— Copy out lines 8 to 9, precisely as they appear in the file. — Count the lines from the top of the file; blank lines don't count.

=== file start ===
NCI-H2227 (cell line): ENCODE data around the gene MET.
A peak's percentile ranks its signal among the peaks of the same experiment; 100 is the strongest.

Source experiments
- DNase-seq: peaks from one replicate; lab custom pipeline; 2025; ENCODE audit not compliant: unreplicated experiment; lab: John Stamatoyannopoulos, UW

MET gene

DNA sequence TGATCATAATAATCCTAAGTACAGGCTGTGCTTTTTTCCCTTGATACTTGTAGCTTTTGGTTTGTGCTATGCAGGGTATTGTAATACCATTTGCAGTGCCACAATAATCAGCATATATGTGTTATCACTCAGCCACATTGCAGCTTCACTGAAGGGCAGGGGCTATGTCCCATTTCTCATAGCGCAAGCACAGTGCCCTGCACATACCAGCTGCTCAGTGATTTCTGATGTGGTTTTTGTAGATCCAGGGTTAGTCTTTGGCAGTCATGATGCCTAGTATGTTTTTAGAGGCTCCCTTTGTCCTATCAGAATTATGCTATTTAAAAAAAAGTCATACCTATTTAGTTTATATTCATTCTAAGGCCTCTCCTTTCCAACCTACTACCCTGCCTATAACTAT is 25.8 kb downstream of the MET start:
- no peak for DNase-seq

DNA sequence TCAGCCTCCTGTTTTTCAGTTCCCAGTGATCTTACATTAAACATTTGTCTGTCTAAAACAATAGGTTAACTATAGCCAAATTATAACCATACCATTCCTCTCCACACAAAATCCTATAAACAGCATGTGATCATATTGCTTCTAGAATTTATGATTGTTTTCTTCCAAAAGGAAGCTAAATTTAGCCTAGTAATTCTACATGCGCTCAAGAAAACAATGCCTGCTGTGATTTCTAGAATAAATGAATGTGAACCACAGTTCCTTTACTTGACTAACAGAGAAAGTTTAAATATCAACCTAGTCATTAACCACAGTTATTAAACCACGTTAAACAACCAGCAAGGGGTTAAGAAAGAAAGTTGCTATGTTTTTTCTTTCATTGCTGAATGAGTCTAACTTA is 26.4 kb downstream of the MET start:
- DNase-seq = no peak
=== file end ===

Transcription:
DNA sequence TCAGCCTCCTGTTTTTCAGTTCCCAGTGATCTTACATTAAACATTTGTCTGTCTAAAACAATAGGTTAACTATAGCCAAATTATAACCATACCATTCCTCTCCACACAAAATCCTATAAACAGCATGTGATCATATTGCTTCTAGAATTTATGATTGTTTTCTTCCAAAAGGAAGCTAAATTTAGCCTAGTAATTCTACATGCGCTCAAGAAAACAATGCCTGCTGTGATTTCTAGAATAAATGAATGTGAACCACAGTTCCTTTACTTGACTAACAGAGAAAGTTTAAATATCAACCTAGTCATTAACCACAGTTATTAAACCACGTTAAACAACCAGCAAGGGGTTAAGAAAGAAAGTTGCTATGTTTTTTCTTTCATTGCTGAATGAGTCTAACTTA is 26.4 kb downstream of the MET start:
- DNase-seq = no peak